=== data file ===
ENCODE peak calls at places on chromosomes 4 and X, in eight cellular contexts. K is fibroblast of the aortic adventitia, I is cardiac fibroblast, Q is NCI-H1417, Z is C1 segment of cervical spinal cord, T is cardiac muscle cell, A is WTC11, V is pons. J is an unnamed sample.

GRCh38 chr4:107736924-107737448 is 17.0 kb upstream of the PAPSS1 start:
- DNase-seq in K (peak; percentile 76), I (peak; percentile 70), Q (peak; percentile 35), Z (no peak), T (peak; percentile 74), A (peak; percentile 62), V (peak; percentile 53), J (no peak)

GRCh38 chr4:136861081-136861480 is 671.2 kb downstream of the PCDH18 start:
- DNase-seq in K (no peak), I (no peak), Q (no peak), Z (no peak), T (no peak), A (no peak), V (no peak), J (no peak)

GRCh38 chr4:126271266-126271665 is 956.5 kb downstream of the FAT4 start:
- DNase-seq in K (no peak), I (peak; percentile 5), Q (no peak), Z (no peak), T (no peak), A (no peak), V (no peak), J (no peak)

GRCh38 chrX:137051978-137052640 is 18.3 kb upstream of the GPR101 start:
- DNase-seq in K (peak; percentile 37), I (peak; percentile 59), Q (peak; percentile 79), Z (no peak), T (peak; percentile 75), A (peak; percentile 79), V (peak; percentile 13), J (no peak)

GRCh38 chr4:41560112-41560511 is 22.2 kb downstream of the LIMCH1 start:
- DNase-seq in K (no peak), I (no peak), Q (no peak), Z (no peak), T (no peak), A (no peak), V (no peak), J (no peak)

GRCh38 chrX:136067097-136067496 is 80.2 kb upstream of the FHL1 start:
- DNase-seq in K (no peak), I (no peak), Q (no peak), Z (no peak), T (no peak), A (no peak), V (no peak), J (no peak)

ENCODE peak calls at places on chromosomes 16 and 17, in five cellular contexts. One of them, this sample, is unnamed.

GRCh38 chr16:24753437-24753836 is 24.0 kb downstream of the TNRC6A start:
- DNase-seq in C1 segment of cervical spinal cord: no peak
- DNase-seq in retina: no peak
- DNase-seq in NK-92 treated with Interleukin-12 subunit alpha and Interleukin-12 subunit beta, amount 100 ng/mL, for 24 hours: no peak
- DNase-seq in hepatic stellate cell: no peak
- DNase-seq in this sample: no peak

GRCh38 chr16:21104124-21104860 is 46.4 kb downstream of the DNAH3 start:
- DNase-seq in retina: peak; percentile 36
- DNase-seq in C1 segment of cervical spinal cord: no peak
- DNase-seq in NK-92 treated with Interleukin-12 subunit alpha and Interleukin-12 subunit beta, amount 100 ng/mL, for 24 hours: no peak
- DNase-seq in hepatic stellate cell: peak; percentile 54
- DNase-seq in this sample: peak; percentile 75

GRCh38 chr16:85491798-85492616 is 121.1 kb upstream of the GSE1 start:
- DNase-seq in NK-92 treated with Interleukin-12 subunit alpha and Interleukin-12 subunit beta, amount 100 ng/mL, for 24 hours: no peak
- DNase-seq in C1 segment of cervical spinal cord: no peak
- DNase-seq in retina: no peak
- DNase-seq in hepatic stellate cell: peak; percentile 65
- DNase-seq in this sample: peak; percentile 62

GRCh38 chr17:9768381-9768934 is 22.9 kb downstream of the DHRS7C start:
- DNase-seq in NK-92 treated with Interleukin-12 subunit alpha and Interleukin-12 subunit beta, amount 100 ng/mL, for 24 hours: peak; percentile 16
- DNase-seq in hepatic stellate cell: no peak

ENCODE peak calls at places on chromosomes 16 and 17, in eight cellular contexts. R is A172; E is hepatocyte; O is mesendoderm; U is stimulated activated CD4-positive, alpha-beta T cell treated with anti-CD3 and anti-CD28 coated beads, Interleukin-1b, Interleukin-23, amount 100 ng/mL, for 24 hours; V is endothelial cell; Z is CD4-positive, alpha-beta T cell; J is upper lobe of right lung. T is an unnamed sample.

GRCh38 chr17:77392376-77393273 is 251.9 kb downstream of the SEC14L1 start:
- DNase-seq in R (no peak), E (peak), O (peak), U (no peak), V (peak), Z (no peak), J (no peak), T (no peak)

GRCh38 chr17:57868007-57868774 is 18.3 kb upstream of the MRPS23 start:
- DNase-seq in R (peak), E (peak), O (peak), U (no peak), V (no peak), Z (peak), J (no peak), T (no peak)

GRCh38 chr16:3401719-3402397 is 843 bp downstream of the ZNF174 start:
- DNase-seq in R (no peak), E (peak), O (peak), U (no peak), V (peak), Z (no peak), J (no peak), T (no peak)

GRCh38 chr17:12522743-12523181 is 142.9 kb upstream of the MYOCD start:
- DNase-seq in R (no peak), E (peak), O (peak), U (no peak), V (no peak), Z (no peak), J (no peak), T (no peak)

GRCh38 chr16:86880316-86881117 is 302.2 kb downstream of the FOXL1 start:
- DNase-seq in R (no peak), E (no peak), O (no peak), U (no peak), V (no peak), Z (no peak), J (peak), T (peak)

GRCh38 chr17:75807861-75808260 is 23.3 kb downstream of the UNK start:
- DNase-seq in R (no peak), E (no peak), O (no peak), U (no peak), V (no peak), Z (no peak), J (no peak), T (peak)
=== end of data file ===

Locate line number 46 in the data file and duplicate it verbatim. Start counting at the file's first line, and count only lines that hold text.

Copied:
- DNase-seq in R (no peak), E (no peak), O (no peak), U (no peak), V (no peak), Z (no peak), J (peak), T (peak)